Now, as a postdoc, my alpine plants are more abstract. I collect pollen cores from high elevation ponds in New England and sift through the layers of mud. For 15,000 years these ponds have kept a record of the plant communities along their shores; as leaves and seeds and pollen fall into the water, they are archived in the mud at the bottom. My research aims to read that archive and trace the changes in the plant communities over time. If we can reconstruct how alpine vegetation responded to past warming events, maybe we can get a better handle on how these plants will fare under future climate change.

I probably won’t see mountain aven pollen in my cores. Mountain avens are too rare, and they are insect pollinated. If a couple rogue grains of mountain aven pollen did make it into one of my ponds at some point in the past, they are probably swamped by contributions from other species, the wind-pollinators are so prolific, the spruce and fir trees at the edge of treeline so common. In my “student kit” — a box of pre-made slides to help me learn my pollens — there is no mountain aven slide. But, I’ve found mountain avens in unexpected places before.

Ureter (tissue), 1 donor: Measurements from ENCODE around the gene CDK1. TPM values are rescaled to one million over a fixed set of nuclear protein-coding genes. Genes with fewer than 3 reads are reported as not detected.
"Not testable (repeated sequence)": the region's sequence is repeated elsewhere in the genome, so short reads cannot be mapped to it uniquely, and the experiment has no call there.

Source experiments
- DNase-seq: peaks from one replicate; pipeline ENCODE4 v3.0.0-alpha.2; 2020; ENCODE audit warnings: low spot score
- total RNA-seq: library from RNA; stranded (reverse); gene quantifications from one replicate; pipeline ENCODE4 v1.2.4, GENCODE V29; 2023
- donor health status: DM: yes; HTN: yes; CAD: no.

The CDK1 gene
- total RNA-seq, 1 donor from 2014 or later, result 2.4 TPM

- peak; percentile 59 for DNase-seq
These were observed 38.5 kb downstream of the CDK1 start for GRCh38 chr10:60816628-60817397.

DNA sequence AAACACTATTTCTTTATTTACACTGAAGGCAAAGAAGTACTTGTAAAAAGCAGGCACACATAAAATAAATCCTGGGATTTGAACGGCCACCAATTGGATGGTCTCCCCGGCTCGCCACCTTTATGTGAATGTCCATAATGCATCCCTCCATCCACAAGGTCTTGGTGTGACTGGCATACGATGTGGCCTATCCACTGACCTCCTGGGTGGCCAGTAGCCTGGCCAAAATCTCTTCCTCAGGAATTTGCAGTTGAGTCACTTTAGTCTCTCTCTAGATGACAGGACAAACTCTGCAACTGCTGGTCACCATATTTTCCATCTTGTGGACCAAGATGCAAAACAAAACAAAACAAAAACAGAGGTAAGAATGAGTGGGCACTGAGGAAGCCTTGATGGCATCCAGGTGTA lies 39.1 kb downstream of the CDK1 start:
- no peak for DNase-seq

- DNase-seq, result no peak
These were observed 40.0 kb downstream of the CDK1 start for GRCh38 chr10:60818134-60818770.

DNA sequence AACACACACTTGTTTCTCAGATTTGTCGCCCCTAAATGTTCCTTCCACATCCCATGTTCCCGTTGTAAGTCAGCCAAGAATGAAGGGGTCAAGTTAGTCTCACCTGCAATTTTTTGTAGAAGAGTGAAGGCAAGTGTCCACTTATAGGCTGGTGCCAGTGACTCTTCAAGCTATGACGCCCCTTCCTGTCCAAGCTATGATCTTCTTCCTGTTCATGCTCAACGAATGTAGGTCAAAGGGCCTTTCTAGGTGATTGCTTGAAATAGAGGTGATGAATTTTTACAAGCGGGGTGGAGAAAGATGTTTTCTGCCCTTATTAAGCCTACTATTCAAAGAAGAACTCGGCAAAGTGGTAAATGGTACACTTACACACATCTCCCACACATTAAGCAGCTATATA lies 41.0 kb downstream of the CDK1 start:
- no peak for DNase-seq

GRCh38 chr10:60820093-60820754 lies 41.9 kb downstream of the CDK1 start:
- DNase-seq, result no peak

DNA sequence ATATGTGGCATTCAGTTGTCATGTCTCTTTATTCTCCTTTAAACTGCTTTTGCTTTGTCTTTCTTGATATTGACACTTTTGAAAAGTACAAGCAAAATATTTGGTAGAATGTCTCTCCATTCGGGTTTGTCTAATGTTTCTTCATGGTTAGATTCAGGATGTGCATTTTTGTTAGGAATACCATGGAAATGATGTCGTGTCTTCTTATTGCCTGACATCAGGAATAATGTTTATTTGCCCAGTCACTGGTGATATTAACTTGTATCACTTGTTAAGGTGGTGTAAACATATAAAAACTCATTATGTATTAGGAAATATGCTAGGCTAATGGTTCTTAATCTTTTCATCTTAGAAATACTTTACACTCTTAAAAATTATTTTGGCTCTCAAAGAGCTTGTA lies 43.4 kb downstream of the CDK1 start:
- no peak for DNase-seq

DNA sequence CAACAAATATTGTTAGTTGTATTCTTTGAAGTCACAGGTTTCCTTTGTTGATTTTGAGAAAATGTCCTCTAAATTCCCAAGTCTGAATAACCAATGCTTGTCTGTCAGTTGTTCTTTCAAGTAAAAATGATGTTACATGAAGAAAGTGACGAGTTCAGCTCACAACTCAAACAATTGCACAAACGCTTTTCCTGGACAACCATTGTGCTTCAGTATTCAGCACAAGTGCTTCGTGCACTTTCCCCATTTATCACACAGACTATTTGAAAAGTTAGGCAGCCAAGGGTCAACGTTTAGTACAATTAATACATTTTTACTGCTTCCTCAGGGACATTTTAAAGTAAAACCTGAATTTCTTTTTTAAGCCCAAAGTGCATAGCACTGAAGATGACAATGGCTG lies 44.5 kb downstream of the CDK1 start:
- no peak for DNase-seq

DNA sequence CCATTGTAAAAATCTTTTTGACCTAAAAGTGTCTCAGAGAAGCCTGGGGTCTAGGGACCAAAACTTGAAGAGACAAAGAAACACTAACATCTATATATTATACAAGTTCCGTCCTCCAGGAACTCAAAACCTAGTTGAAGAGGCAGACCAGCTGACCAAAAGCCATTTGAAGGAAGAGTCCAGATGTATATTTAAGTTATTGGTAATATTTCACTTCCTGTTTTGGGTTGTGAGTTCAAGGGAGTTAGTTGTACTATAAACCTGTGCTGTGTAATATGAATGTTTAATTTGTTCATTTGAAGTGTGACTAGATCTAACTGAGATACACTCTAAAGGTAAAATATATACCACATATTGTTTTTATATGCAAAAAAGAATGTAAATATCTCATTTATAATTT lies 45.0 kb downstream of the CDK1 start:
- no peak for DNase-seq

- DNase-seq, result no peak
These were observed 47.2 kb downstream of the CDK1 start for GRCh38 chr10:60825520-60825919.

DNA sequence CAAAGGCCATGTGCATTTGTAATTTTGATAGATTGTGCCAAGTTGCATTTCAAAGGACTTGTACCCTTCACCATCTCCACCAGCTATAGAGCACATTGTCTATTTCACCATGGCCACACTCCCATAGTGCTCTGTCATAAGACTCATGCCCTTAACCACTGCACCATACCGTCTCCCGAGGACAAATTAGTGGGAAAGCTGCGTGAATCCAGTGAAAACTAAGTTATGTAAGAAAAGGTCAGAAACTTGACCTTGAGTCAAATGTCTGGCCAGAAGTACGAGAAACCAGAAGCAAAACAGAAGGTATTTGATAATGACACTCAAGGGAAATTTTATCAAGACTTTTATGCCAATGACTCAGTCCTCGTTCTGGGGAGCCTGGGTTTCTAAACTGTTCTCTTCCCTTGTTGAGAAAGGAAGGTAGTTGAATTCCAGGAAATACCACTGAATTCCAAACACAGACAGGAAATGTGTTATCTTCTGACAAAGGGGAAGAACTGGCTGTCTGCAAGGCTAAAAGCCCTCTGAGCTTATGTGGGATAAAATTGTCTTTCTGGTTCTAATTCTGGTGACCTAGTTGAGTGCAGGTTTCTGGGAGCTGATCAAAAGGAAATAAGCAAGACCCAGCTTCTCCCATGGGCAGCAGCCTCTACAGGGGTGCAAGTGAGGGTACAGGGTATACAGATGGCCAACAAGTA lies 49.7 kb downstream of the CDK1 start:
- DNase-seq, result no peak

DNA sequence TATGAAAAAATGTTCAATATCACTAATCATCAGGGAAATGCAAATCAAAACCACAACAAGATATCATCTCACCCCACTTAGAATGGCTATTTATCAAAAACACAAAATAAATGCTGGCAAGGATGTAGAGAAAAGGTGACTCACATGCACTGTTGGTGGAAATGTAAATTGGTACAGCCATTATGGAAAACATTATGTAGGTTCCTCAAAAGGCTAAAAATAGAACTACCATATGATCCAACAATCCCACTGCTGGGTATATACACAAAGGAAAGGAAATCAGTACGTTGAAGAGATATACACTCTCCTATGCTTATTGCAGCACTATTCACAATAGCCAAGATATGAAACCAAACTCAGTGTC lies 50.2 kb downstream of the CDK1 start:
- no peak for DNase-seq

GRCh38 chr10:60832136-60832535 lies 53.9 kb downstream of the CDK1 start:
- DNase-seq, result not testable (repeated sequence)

Of course, the real question isn’t will I see mountain aven pollen in a slice of pond sediment from 8,000 years ago? The real question is this: will my daughters, and someday their children, be able to hike to the high mountain huts and find mountain avens in the alpine zone? What plant will they they fall in love with at a low elevation waterfall? And will they have to spend their careers documenting the probability of its extinction?

A young Caitlin in Maine

To read about Caitlin's PLS Live experience and storytelling check out her post in the PLOS Ecology Community Blog: On Story Telling.

Caitlin "mountain aven" McDonough MacKenzie is a 2017 Smith fellow and a founder of Plant Love Stories. She uses fossil pollen to study plants of the past alpine plant communities in Maine. You can follow Caitlin in Maine at @CaitlinInMaine

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by Meade Krosby

Meade on a wave

Note: Plant Love Stories recently had it's first LIVE event, as part of the North American Congress on Conservation Biology in Toronto. We heard wonderful plant love stories from amazing storytellers, and will be posting some of their stories in the coming weeks. The audio from the live event wasn't too great (we were in a loud bar), so we

rerecorded the audio when we could.

Our first story is by Meade Krosby. You can hear her story using the video link below or here (soundcloud). A transcript of her story is available below: